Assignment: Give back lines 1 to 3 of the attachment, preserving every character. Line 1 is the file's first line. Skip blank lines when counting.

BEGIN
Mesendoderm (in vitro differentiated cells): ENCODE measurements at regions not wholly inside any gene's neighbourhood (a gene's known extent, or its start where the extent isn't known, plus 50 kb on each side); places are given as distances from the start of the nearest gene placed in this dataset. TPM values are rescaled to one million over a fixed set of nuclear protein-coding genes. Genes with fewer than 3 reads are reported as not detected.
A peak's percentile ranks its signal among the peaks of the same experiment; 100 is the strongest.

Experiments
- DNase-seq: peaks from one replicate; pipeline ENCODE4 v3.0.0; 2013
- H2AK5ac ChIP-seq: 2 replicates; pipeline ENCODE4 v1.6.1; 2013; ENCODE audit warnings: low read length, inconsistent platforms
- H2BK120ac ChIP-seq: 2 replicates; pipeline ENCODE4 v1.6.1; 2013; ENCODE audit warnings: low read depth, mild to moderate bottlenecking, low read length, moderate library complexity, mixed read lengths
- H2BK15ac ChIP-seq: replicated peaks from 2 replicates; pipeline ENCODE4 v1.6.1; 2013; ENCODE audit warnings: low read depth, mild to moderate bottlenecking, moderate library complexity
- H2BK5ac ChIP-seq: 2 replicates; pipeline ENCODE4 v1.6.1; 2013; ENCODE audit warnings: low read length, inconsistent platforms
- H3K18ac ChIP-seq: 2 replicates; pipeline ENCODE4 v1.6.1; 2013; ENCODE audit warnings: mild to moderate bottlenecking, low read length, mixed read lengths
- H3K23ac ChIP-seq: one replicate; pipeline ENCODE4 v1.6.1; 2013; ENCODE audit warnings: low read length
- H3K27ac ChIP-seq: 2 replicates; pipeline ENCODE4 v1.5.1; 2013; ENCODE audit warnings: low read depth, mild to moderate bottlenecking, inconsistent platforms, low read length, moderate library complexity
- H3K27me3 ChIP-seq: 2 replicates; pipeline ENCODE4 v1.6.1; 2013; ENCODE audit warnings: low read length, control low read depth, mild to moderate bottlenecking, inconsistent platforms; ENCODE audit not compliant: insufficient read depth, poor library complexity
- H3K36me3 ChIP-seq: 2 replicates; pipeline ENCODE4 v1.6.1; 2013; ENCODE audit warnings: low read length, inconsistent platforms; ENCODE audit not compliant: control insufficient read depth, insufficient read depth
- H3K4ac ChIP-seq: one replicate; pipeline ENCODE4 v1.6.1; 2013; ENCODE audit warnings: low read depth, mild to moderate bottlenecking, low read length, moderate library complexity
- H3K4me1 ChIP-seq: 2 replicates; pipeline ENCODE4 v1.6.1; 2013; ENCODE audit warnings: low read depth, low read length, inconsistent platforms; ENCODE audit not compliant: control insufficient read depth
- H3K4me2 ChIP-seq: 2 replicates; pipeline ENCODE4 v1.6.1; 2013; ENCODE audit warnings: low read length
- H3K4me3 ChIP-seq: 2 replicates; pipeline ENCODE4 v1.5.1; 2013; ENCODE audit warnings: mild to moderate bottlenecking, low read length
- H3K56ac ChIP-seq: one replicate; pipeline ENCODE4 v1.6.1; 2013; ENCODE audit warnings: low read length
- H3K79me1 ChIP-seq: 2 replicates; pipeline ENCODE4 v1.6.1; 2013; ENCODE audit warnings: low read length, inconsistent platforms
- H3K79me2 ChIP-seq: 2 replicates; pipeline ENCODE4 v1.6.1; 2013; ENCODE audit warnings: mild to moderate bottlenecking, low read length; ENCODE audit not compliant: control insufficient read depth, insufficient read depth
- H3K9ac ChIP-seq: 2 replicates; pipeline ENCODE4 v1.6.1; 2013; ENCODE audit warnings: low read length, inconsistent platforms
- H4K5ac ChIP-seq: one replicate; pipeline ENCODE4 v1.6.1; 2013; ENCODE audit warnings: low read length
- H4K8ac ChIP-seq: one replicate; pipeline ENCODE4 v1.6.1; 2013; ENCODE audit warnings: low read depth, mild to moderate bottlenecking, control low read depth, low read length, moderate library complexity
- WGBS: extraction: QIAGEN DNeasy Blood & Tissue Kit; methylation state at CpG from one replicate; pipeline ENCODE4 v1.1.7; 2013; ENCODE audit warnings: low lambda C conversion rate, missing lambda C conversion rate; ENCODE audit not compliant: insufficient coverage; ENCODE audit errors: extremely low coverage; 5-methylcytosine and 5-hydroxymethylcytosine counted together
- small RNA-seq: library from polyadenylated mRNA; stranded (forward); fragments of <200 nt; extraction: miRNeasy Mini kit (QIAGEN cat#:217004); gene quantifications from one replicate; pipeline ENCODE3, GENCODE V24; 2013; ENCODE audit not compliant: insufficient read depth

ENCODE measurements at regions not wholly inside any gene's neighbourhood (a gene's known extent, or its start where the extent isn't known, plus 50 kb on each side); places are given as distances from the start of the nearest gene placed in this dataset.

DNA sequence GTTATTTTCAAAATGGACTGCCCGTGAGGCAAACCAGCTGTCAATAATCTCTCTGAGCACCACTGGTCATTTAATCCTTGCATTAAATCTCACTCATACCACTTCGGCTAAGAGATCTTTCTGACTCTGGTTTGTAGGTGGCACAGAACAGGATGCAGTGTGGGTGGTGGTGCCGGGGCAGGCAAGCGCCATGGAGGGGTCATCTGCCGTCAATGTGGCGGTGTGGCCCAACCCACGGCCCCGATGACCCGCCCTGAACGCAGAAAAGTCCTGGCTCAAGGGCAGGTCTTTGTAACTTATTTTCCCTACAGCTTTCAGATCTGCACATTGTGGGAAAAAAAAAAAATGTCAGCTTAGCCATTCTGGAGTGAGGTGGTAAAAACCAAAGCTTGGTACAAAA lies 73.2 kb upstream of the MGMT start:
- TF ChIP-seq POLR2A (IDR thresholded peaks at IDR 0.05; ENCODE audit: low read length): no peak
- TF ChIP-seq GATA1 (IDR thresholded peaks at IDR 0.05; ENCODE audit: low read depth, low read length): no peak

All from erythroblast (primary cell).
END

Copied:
Mesendoderm (in vitro differentiated cells): ENCODE measurements at regions not wholly inside any gene's neighbourhood (a gene's known extent, or its start where the extent isn't known, plus 50 kb on each side); places are given as distances from the start of the nearest gene placed in this dataset. TPM values are rescaled to one million over a fixed set of nuclear protein-coding genes. Genes with fewer than 3 reads are reported as not detected.
A peak's percentile ranks its signal among the peaks of the same experiment; 100 is the strongest.

Experiments